• Mairi Alice Dun

Teenage Girls are Tastemakers: On Taylor Swift’s Red Rerelease

Taylor Swift: country-turned-pop sensation, America’s sweetheart, diva, man-eater, Kanye West-anti, liar, snake, serial monogamist. For years, Swift has been known for and by her relationships with men and her songs about heartbreak and romance. In light of the re-release of her 2012 album, Red, on 12 November, I think it is high time we recognise the genius of both her songwriting and business sense.



Why, why would anyone choose to rerelease exact copies of their old songs? The answer: justice. Fans made peace with the idea of never listening to Swift’s old albums again after the master recordings of her first six albums were sold to Ithaca Holdings, a big company founded by mogul Scooter Braun. Braun cyberbullies Swift and has supported her known nemesis, Kanye West. For years, Swift had been pleading with the owner of Big Machine, the original owner of her albums, Scott Borchetta, to let her buy back her master recordings, and his sudden sale of them to another big company, and especially one that does not value her as a creator, was an understandable blow to Swift. She announced her quest two months later: to rerelease all of her old albums under her own ownership, with original vocals, so that her fans would not have to feel the guilt of putting money into Ithaca Holdings’ pocket with every listen.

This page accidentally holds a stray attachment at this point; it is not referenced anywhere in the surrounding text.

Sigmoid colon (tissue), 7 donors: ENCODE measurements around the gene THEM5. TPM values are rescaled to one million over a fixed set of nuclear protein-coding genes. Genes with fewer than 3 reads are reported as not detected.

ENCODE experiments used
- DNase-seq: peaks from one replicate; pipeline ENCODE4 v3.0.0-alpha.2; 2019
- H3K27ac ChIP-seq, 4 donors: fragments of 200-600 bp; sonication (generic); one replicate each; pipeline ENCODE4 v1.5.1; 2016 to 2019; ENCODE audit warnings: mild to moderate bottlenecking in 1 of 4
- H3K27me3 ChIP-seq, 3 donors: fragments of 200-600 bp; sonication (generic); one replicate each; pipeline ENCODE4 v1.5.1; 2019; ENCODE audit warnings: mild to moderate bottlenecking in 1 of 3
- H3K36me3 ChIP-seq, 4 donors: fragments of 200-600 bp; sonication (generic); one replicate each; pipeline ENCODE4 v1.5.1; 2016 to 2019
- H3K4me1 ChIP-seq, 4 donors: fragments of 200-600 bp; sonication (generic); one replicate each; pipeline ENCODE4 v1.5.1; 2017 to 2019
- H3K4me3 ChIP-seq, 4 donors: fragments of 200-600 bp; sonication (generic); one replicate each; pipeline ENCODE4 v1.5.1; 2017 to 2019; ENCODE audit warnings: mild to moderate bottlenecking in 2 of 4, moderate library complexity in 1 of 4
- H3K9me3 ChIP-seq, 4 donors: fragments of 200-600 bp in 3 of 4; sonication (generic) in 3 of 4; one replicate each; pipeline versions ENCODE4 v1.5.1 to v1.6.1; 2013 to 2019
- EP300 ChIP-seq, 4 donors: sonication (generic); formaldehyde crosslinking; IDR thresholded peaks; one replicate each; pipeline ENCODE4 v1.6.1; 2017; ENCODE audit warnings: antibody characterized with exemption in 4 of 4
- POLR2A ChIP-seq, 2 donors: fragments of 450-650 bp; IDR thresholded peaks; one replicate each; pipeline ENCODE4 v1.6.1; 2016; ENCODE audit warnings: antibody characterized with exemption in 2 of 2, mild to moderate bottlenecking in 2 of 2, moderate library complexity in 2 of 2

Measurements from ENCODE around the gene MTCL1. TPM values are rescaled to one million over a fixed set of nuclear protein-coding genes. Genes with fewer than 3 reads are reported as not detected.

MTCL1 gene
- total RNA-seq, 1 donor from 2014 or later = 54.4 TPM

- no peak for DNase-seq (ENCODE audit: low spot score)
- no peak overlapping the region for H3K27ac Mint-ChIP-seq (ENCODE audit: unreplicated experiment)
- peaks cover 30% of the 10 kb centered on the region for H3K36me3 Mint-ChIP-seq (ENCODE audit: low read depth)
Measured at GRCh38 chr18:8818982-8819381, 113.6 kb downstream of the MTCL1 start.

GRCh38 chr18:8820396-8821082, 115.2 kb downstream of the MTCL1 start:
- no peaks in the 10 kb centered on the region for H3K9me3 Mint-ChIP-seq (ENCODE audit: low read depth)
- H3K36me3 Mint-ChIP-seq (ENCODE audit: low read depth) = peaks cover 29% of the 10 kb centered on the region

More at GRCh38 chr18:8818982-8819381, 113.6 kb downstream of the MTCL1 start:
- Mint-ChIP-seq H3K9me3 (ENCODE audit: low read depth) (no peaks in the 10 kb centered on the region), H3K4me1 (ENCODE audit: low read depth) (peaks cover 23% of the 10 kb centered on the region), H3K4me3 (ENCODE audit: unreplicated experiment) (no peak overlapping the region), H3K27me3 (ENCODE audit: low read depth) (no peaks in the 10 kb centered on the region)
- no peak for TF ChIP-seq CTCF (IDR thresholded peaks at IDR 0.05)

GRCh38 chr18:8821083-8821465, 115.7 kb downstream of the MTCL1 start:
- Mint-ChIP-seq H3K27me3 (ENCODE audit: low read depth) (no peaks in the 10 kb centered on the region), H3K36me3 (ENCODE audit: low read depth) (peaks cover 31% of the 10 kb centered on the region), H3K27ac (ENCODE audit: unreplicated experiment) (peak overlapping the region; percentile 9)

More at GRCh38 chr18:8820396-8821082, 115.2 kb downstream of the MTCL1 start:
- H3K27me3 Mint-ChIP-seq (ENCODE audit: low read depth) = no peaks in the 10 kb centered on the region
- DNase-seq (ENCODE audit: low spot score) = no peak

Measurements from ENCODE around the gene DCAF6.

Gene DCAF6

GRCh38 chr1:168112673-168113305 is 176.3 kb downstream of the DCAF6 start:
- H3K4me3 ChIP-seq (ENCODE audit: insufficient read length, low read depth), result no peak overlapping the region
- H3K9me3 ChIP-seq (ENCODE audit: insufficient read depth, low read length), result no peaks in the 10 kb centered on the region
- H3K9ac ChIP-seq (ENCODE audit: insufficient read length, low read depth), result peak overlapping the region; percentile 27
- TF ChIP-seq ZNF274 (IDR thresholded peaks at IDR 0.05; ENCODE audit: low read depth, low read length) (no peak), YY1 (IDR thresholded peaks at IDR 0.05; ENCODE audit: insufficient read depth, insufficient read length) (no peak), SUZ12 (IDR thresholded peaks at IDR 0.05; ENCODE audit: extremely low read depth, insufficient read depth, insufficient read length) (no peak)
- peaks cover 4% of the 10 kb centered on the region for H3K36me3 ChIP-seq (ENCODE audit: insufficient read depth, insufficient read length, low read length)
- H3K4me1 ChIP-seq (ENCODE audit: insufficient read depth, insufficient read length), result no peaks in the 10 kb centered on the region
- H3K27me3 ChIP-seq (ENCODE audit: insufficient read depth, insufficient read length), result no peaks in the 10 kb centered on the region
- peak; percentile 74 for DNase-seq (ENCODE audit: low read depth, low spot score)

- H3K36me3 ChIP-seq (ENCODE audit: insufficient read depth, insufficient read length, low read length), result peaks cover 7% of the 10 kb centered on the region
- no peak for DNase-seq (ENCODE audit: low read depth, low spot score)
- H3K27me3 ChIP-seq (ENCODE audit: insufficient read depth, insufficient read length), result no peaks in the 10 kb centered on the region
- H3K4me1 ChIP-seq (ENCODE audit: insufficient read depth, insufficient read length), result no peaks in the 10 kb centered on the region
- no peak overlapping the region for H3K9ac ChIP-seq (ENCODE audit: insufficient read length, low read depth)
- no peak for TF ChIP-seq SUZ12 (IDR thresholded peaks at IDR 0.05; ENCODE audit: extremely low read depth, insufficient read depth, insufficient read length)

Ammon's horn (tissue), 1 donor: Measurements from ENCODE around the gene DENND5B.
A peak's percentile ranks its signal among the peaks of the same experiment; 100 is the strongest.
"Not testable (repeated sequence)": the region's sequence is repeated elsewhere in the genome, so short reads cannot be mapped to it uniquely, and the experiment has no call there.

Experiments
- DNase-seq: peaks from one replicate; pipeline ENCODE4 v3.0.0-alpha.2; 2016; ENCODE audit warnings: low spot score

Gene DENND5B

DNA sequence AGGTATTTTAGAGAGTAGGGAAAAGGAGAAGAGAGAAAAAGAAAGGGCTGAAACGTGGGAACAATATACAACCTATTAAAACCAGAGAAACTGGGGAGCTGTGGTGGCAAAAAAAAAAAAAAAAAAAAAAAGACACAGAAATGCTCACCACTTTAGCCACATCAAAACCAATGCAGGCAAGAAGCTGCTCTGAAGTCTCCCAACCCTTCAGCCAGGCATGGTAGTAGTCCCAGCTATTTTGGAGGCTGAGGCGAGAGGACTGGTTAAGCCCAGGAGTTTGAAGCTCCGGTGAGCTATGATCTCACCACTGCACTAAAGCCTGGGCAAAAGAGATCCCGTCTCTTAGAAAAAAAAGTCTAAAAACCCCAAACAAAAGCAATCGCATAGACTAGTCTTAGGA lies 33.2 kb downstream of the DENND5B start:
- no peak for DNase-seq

This was an extremely bold business manoeuvre. Accordingly, Fearless (Taylor’s Version) was released this year, and, despite trepidation, the nostalgia that her first Album of the Year-winner provided for the entire millennial generation (as well as the generations that followed) brought many fans back to her base, and made everyone very excited for the other re-releases. The unreleased songs “from the vault” contributed to this, too. Older fans could picture what it would have felt like to listen to these tracks when the original album came out and were transported back to that time in their lives; fans who especially like Swift’s first albums were given new content from that era of her career.

I recently came to the conclusion that my only aversion to Swift’s more recent music (her old albums can be justified by their obvious nostalgic properties) was the reaction of others when someone else mentioned they enjoyed it. Having many peers and friends in the cult of indie rock bands and many who are wont to establish their social status by knowing more obscure bands and artists than others, I wished to avoid the ostensible embarrassment of becoming a full-blown, confessed Swiftie.

After coming to the next conclusion (I make a habit of coming to at least two conclusions a month) that I only disliked her only because it would make my Spotify Wrapped statistics too embarrassing and thus that I was letting the opinions of others influence my music taste, I decided to attempt to make my way through Swift’s entire discography. The idea I am trying to carve out here is that I dismissed Swift because her music is often associated with young girls, and thus gives one the connotation of having poor taste if they confess to enjoying it. So, I was embarrassed to admit to exploring my growing appreciation for Swift’s music due to a fear of receiving the same mockery and disdain as Swift herself and her teenage girl fanbase do.